The youngest person to be executed in the USA was a 14 year old black boy who didn’t get a fair trial and had to sit on a Bible in order to fit into the electric chair
His name is George Junius Stinney, Jr. and he was 14 years, 6 months, and 5 days old when he was executed — and holds the title of being the youngest person ever executed in the United States in the 20th Century. In a South Carolina prison sixty-six years ago, guards walked the 14-year-old boy, bible tucked under his arm, to the electric chair. Standing only 5′ 1″ and weighing a mere 95 pounds, the straps of the chair didn’t fit, and an electrode was too big for his leg. But that didn’t matter. The switch was pulled anyway and the adult sized death mask fell from George Stinney’s face. Tears streamed from his eyes. Witnesses recoiled in horror as they sat and watched the youngest person ever executed in the United States in the past century die. Stinney was accused of killing two white girls, 11 year old Betty June Binnicker and 8 year old Mary Emma Thames, by beating them with a railroad spike then dragging their bodies to a ditch near Acolu, about five miles from Manning in central South Carolina. The girls were found a day after they disappeared following a massive manhunt. Stinney was arrested a few hours later when white men in suits came and took him away. Because of the risk of a lynching, Stinney was kept at a jail 50 miles away in Columbia, SC. Stinney’s father, who had helped look for the girls, was fired immediately and ordered to leave his home and the sawmill where he worked. His family was told to leave town prior to the trial to avoid further retribution. An atmosphere of lynch mob hysteria hung over the courthouse. Without family visits, the 14 year old had to endure the trial and death alone. Community activists are still fighting to clear Stinney’s name, saying the young boy couldn’t possibly have killed two girls. In several cases like Stinney’s, petitions are being made before parole boards and courts are being asked to overturn decisions made when society’s thumb was weighing the scales of justice against blacks.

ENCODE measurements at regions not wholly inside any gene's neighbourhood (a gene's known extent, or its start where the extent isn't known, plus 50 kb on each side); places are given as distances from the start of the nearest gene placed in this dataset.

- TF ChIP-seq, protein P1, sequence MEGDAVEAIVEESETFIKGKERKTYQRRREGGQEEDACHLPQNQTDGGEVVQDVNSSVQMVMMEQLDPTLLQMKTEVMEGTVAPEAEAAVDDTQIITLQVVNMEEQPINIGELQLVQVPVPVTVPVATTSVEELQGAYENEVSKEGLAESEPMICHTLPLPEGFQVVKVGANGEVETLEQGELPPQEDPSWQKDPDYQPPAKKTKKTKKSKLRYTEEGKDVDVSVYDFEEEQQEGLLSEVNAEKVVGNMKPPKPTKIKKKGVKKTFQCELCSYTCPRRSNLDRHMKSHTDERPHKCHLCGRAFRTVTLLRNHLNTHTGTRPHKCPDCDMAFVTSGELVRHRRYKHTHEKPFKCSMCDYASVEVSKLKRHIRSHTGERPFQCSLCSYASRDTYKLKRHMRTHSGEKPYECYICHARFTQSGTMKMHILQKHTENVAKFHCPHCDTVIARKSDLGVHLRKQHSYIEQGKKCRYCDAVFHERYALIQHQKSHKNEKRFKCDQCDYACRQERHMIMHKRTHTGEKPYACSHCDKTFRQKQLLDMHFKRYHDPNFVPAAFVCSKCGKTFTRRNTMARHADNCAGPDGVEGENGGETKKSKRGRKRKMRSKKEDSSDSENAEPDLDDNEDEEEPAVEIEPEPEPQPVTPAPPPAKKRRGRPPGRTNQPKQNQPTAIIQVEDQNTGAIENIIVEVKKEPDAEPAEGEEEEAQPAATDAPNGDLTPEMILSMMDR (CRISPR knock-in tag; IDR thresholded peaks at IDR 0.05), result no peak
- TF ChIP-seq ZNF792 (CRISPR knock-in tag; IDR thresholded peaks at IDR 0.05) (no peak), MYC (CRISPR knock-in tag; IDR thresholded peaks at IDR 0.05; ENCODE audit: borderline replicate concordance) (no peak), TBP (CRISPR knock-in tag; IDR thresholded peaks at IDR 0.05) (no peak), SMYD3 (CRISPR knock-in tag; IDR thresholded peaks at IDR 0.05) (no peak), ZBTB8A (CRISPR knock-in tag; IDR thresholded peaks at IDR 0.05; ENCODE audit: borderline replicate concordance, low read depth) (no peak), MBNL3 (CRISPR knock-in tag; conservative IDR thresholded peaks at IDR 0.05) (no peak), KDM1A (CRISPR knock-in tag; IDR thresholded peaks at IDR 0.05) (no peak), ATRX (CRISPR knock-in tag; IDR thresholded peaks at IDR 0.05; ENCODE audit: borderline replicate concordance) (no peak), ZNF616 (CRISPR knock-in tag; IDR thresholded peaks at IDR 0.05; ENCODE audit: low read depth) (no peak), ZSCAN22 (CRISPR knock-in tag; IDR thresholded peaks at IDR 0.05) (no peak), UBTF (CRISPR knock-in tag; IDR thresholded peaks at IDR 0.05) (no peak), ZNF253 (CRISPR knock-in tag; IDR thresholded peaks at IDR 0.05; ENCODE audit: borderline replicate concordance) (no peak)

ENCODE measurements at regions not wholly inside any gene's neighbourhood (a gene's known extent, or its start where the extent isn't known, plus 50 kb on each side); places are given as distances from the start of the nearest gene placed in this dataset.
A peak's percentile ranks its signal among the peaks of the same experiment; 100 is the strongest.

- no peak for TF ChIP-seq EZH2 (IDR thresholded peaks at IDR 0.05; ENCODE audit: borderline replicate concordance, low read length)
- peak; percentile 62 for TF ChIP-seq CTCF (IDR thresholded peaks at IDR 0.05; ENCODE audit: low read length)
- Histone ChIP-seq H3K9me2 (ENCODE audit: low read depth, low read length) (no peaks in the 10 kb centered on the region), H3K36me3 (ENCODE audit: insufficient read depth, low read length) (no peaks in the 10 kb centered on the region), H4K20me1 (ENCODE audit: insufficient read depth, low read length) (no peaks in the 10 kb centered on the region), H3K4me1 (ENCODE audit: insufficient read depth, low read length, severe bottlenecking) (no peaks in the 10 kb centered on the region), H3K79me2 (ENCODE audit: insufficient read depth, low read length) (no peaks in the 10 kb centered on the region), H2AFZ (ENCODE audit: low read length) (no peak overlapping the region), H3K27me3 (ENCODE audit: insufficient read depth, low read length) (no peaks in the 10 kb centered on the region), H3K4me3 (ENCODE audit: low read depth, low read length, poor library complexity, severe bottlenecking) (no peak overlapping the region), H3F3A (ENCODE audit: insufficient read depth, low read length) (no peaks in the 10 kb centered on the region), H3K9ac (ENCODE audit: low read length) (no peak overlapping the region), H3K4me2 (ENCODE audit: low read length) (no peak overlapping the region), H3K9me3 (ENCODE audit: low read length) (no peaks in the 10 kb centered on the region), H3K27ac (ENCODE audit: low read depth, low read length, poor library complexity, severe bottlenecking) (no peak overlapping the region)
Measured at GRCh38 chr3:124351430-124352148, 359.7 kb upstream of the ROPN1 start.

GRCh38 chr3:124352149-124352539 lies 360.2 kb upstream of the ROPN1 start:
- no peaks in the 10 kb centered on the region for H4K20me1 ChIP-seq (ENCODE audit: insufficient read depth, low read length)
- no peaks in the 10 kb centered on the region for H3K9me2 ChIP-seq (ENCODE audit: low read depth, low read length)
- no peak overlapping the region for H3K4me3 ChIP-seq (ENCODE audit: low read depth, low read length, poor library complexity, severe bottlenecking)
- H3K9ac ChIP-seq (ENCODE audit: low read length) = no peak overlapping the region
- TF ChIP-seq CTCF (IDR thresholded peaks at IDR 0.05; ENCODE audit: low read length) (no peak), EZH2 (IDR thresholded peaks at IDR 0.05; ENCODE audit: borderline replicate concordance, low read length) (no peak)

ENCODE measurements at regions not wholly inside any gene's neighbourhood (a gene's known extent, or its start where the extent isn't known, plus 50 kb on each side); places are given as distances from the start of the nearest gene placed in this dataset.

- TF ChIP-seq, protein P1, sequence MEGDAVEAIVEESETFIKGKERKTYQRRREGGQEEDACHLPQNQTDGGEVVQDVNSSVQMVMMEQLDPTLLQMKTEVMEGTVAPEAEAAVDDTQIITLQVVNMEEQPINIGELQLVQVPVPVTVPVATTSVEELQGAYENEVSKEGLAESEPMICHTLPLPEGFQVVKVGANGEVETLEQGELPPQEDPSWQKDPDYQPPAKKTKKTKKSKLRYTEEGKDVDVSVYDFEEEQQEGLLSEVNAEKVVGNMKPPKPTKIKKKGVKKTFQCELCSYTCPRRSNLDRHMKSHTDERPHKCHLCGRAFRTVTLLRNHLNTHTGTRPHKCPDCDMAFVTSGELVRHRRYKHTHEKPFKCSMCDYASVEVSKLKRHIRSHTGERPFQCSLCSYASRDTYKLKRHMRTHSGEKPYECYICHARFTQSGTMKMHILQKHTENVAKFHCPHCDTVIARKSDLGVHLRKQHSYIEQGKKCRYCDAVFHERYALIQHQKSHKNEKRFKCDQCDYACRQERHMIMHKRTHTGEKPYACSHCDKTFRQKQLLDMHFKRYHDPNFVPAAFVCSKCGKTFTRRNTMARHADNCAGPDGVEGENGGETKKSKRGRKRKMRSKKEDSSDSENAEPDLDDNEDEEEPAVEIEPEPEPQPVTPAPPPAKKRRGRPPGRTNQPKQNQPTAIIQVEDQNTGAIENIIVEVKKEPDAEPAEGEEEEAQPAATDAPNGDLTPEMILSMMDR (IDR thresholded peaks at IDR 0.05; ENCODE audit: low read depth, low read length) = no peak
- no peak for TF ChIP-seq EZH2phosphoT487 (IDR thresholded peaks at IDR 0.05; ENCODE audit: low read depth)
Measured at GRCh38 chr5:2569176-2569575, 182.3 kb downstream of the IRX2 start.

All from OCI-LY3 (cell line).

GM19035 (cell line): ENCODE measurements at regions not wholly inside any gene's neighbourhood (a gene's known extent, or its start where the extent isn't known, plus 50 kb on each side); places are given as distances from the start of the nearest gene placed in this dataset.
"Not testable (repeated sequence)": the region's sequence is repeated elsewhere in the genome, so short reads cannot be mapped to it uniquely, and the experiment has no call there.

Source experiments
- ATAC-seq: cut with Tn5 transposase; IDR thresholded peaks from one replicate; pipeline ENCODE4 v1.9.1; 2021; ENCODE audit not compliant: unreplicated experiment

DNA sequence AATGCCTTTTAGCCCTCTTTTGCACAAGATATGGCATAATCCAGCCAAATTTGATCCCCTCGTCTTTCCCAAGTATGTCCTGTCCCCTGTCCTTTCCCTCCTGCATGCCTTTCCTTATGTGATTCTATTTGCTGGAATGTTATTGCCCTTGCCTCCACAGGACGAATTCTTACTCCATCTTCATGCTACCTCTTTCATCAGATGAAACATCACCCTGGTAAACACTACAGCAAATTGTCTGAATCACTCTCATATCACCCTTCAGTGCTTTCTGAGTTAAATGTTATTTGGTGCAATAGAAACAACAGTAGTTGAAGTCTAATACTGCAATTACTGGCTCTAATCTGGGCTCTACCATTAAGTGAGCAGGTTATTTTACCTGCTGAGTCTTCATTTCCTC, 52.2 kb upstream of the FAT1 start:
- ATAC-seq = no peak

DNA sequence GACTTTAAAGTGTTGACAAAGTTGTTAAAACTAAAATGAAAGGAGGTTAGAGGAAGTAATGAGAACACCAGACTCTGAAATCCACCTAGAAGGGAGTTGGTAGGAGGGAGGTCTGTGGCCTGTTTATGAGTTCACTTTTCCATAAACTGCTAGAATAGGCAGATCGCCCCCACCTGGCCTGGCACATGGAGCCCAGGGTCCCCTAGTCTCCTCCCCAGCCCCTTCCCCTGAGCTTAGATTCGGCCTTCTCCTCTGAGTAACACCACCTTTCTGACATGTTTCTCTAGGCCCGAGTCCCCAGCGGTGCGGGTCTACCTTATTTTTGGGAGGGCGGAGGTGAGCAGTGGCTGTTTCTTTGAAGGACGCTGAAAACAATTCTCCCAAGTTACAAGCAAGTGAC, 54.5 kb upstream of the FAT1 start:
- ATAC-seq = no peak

Before ‘The Joy of Painting’ was launched, Bob Ross would have his hair permed to save money on haircuts. The perm was uncomfortable for him but as the show gained popularity it became his most iconic feature, ultimately forcing him to keep the style.
Doris “Dorie” Miller was a cook in the US Navy noted for his bravery during the attack on Pearl Harbor on December 7, 1941. He was the first African American to be awarded the Navy Cross. A ship’s cook on the battleship West Virginia during Pearl Harbor, Miller was called into action during the attack and fired a Browning .50 caliber anti-aircraft machine gun (a weapon he had received no training on) until it ran out of ammo. Miller was one of the “first heroes of World War II”. He died during the battle of Makin Island when the escort carrier, Liscome Bay, was sunk by a Japanese submarine.